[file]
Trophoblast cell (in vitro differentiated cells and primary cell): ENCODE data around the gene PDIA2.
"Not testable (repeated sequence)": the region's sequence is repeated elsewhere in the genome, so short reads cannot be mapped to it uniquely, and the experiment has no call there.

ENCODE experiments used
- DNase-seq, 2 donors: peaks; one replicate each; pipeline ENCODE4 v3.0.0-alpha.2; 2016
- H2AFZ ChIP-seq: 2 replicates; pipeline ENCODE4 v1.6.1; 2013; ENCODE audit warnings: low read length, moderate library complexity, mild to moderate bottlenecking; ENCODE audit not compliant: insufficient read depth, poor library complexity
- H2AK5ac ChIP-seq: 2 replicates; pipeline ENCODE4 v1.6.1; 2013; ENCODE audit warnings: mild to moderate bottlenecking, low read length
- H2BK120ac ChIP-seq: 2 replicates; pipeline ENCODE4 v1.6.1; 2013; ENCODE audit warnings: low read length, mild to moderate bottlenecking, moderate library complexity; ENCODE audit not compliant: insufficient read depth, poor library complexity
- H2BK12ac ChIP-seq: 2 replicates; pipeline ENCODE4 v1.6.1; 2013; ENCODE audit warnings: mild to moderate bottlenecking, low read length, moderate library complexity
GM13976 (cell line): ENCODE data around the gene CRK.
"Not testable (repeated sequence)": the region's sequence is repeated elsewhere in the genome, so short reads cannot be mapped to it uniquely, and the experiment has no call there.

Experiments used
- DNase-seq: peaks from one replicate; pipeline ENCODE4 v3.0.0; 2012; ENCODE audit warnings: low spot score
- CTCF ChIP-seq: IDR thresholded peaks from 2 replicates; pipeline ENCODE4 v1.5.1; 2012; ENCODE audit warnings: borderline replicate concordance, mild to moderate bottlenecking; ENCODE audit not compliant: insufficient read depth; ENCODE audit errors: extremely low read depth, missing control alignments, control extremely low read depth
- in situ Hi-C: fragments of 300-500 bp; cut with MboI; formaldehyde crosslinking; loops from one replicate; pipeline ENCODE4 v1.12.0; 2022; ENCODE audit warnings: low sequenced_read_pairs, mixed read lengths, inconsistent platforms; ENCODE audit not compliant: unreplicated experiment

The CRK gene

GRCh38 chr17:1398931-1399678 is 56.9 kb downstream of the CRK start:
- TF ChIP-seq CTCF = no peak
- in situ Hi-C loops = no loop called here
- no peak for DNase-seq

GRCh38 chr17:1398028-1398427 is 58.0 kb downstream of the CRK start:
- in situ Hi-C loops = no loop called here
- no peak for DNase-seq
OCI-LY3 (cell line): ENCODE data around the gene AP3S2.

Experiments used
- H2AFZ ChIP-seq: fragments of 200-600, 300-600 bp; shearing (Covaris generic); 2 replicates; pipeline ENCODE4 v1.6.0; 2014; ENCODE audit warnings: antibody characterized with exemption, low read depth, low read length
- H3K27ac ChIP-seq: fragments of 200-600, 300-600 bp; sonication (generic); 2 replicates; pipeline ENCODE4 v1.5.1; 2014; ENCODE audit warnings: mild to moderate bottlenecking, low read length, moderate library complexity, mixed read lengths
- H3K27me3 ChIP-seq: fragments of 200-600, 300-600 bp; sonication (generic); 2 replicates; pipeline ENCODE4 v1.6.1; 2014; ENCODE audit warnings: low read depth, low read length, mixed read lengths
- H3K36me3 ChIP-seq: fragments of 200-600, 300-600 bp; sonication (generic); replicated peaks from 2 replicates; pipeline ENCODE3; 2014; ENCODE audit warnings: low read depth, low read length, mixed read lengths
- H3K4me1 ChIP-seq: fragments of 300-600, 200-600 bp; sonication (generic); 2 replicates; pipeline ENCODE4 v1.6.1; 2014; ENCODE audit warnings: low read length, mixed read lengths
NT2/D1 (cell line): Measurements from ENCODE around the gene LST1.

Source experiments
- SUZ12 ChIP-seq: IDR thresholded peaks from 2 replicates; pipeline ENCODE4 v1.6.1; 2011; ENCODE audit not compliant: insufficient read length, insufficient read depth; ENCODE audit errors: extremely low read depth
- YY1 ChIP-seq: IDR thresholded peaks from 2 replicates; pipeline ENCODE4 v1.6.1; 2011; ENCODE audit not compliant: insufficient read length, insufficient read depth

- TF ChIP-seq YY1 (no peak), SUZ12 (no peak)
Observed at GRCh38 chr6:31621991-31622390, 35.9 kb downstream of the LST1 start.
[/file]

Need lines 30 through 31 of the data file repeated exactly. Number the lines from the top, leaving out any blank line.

NT2/D1 (cell line): Measurements from ENCODE around the gene LST1.

Source experiments